Less than half of Americans are sold on the post-presidency impeachment of Donald Trump, a new poll finds. The poll from AP-NORC found that less than half of Americans aren’t convinced the Senate should convict former President Donald Trump — while a majority hold him partly responsible for the Jan. 6 events at the Capitol.
“Fewer Americans, 47%, believe the Senate should vote to convict Trump after his impeachment trial, which begins next week. Another 40% say he should not be convicted, and 12% aren’t sure.” the poll finds.
Moreover, the graph shows level of guilt people feel Trump holds for the riot, the more likely they are to favor conviction.
A majority of Americans say Trump holds at least some level of guilt.
“Nearly two-thirds of Americans believe that Trump bears at least a moderate amount of responsibility for the breach of the U.S. Capitol, including half who say he bears a great deal or quite a bit,” AP finds. “Just over a third say he bears little to no responsibility.”
The poll also asked Republicans about their views on the legitimacy of the election, finding the majority say it was unfair.
65% of Republicans say Biden was not legitimately elected while 33% of Republicans say he was.
“Overall, 66% of Americans say Biden was legitimately elected president, but 65% of Republicans say he was not,” the poll said.
As the Senate pursues charges against Donald Trump for inciting violence on Jan. 6, perhaps vulnerable senators should keep the unpopularity of the idea in mind.
To read the full findings of the poll, click here.
You can follow Ben Wilson on Twitter @BenDavisWilson
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Videotapes from Jan. 6 Committee Witness Interviews Vanish
Videotapes containing witness interviews conducted by the Democrat-led January 6 congressional committee have disappeared. The chairman of the House Administration oversight subcommittee, Rep. Barry Loudermilk (R-Ga.), expressed his apprehension on the “Just the News, No Noise” television show.
According to Loudermilk, all videotapes of depositions have vanished, raising questions about the preservation of crucial evidence. He argued that, under House rules, these tapes qualified as congressional evidence, especially since some clips were aired during hearings. Loudermilk contended that the tapes should have been preserved by the now-defunct Jan. 6 committee and its chairman, Rep. Bennie Thompson (D-Miss.).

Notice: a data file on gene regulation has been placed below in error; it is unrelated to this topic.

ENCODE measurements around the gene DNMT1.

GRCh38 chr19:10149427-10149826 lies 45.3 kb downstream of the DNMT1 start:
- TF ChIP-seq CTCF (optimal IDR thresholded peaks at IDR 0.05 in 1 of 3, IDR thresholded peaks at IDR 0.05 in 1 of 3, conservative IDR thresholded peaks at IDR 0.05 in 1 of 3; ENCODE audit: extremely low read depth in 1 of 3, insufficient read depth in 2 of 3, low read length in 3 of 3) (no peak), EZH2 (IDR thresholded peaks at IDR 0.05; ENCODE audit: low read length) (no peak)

Loudermilk’s revelation has broader implications, potentially impacting criminal trials in both state court in Georgia and federal court in Washington, where individuals, including former President Donald Trump, face charges related to the Capitol riot on Jan. 6, 2021. Notably, Trump’s legal team had recently requested evidence from the Jan. 6 committee but was denied by a judge.
The situation takes a further twist as Loudermilk disclosed that the J6 committee had sent certain evidence, such as transcripts, to the Biden White House and the Homeland Security Department. Shockingly, these transcripts have now been returned to Loudermilk’s GOP-led subcommittee almost entirely redacted, preventing the disclosure of their contents.
The lack of records regarding witnesses, their statements, and the extensive redactions have raised concerns among House Republicans. Loudermilk emphasized that these documents belong to the House and should not have been sent in such a heavily redacted form. The chairman questioned the motives behind the redactions, asking why a Democrat-run House was allowed to have unredacted documents while a Republican committee’s efforts were obstructed. This development adds another layer of complexity to the ongoing investigations into the events surrounding January 6, 2021.
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